WEDNESDAY, July 20 (HealthDay News) -- A new international survey reveals that many people view Alzheimer's disease as a major health threat, fearing its onset nearly as much as they do cancer.
Conducted in France, Germany, Poland, Spain and the United States, the poll also found the vast majority of those surveyed would not hesitate to visit a doctor if they or a loved one showed the tell-tale symptoms of the disease. However, many did not realize that Alzheimer's is a deadly disease for which there is no truly effective test or treatment.
"What we have here are pretty surprising findings," said study co-author Robert Blendon, a professor of health policy and political analysis at the Harvard School of Public Health in Boston. "First, we found that there is an extraordinarily high level of willingness for people who have symptoms of confusion or memory loss to go in for some kind of an assessment. And previous surveys had not always showed such a high level of interest in that," he said.
"And then we also found that many believe there is an effective medical or pharmaceutical treatment to slow the progression of Alzheimer's. And also that a very substantial proportion of people are convinced that there are reliable medical tests available to give them a sense of where they're at," he added.
"No one had really asked about those two points before," Blendon explained. "So this indication of the optimism people seem to have about what can be done in terms of testing and slowing progression are really new, and very different from what most in the medical community would have expected to find."
Blendon is slated to join colleague Jean Georges, executive director of Alzheimer Europe, on Wednesday to present the results of the survey (funded in part by the pharmaceutical company Bayer) at the annual Alzheimer's Association International Conference, in Paris.
According to London-based Alzheimer's Disease International, roughly 36 million people are thought to suffer from dementia worldwide, a figure that is projected to spike to 115 million by 2050.
William Thies, chief medical and scientific officer of the Alzheimer's Association, noted that the United States will see its pool of Alzheimer's patients hit 16 million by 2050.
To explore public perceptions regarding the disease, Alzheimer Europe conducted phone interviews of nearly 2,700 adults over the age of 18 in Europe and the United States in February.
The results: citizens in most of the five countries surveyed considered Alzheimer's to be the second-most feared disease, after cancer, with Polish respondents ranking it third behind both cancer and heart disease. Between half and three-quarters of the respondents said they had known someone who had developed the disease.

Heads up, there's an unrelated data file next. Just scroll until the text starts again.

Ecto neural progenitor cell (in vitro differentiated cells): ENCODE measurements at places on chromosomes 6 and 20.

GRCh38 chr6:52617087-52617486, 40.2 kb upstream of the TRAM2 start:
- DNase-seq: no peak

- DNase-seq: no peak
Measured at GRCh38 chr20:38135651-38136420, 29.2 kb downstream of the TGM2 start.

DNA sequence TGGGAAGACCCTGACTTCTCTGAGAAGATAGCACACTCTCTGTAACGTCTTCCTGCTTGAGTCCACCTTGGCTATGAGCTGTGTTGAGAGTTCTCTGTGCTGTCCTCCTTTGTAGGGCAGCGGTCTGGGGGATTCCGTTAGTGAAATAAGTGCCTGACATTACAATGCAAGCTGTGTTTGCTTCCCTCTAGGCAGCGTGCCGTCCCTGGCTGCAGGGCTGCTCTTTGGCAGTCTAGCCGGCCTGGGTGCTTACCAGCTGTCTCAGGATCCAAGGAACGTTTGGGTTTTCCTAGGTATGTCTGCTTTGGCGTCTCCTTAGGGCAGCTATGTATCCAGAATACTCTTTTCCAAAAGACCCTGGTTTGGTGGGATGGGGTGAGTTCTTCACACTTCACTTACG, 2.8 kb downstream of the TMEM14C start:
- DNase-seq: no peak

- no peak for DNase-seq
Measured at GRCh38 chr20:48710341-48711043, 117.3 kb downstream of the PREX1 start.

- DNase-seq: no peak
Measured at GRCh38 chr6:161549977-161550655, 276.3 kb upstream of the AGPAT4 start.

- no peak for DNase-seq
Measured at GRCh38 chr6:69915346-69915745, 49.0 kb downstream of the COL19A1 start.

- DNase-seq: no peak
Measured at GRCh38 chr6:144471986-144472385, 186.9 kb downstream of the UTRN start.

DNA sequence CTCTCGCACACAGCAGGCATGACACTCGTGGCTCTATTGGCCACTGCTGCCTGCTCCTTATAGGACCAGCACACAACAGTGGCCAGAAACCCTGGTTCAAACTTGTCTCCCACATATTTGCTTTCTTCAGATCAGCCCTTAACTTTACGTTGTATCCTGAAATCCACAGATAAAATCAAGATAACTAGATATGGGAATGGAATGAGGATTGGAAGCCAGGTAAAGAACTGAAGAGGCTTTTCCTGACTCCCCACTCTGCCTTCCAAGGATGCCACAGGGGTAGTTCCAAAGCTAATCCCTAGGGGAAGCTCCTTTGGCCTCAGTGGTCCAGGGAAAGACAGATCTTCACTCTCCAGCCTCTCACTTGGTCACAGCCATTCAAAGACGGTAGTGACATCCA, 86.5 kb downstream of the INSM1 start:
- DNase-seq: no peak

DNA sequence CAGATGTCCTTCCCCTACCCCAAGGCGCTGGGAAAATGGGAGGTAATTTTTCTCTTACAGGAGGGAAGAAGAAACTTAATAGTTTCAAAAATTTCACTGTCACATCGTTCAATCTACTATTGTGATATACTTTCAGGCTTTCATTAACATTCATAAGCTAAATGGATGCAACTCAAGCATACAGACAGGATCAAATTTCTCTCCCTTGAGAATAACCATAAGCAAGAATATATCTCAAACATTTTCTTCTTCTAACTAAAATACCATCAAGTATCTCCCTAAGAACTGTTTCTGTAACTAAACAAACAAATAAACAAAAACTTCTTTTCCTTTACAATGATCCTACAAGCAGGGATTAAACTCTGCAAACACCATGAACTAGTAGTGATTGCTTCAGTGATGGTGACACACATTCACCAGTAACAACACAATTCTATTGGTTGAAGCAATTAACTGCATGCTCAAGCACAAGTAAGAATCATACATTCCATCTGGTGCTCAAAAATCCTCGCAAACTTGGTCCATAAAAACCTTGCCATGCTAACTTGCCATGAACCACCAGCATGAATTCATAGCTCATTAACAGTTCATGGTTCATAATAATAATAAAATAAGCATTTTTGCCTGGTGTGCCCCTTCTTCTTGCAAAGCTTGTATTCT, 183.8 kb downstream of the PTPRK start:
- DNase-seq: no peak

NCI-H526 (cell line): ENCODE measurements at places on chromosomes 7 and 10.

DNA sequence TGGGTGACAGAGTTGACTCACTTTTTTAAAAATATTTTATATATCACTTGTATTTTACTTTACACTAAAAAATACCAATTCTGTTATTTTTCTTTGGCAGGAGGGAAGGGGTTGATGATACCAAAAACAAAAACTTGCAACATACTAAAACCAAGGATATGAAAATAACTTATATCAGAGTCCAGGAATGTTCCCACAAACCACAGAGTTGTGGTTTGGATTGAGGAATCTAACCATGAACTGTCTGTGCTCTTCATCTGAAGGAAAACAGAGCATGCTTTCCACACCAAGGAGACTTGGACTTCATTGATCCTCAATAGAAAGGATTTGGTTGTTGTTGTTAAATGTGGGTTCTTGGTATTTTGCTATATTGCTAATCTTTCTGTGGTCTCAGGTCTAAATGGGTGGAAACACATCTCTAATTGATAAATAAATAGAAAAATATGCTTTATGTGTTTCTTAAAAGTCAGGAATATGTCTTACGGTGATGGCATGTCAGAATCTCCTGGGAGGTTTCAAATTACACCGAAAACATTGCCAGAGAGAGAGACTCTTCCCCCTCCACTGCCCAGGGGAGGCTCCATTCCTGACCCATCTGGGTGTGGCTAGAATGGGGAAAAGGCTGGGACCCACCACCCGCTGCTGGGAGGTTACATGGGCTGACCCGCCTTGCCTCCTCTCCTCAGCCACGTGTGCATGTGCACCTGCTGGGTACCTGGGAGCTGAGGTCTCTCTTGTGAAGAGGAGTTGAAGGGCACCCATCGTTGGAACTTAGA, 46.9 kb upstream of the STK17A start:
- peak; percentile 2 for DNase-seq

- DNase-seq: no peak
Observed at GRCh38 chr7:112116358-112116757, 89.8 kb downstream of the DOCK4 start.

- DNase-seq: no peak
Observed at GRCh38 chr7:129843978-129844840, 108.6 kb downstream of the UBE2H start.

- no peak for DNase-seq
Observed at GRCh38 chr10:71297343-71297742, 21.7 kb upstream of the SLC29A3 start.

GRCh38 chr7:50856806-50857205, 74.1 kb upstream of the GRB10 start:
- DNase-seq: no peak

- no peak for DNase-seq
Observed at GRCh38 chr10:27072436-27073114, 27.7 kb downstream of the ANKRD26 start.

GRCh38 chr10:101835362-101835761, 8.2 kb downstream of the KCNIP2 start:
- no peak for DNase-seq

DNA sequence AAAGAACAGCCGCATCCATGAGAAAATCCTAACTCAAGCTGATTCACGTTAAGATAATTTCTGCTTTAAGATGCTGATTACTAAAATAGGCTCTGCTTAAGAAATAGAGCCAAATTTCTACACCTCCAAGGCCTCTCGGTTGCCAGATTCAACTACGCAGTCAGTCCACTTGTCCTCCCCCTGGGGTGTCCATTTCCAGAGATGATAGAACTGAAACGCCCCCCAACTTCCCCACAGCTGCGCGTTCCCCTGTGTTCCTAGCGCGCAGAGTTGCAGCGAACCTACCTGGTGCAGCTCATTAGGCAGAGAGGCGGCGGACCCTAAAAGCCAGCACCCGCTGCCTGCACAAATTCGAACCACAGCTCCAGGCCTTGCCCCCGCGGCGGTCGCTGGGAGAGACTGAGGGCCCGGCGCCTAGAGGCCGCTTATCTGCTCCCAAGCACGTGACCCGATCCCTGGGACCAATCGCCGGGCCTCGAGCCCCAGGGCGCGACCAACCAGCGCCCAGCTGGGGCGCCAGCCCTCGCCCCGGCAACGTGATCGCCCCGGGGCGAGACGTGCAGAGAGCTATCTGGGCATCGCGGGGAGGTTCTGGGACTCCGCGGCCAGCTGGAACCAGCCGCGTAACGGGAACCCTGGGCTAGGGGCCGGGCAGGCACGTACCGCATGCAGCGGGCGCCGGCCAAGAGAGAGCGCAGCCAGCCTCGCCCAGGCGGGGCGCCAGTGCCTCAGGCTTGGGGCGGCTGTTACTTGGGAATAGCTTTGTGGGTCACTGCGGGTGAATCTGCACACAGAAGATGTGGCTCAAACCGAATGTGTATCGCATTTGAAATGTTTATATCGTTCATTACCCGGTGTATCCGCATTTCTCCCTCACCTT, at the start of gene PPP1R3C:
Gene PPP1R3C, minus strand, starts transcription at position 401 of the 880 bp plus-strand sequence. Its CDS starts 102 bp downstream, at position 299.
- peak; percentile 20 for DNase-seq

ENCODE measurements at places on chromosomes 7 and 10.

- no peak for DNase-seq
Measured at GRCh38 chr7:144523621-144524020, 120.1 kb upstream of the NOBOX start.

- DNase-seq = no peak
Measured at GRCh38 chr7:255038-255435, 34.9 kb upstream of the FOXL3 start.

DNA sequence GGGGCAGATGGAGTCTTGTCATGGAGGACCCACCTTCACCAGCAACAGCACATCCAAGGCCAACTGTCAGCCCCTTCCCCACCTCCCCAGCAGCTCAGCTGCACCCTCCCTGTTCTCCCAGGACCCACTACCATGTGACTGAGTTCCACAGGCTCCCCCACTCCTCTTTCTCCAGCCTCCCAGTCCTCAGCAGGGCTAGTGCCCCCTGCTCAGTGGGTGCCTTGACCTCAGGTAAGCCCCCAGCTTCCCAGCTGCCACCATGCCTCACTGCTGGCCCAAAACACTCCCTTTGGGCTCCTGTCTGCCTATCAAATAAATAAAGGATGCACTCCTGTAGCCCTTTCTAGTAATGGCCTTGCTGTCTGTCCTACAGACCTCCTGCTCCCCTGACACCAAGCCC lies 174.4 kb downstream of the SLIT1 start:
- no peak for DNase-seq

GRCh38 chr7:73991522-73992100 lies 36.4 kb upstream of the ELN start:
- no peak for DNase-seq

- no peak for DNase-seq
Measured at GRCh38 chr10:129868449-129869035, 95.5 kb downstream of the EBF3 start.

Yet despite such fears, the majority of those surveyed did not view Alzheimer's as a killer. Only about one-third of Germans and Poles recognized the disease's deadly threat, a figure that rose only slightly (to between roughly 42 percent and 44 percent) among the French and Spanish. Only in the United States did a majority (61 percent) register a clear concern about the disease's ability to end a life.
But, there was no hesitancy on whether to seek medical attention if symptoms developed. Overall, between 85 percent and 95 percent of those polled said they would go in for a screening if they became confused or experienced memory problems. And that figure rose when a family member's well-being was at stake.
Surprisingly, many of those polled believed that testing and treatments are more advanced than is currently the case.
For example, between 38 percent and 59 percent expressed confidence in the existence of a reliable test for the detection of early-stage Alzheimer's, despite the fact that such a test is not yet a reality.
What's more, depending on the country, somewhere between one-quarter and two-thirds of respondents thought effective treatments were in place. That, noted the survey authors, is simply not true.
"What these findings suggest," said Blendon, "is that if we're going to run public health campaigns to encourage people to go in for assessments, we are also, at the same time, going to have to make sure that physicians are adequately prepared to discuss the facts with their patients, so that they have a realistic sense of what can and cannot currently be done with respect to Alzheimer's."
For more on Alzheimer's disease, visit Alzheimer's Disease International.
SOURCES: Robert Blendon, Sc.D., professor, health policy and political analysis, Harvard School of Public Health, Boston; William Thies, Ph.D., chief medical and scientific officer, Alzheimer's Association; July 20, 2011, presentation, Alzheimer's Association International Conference, Paris
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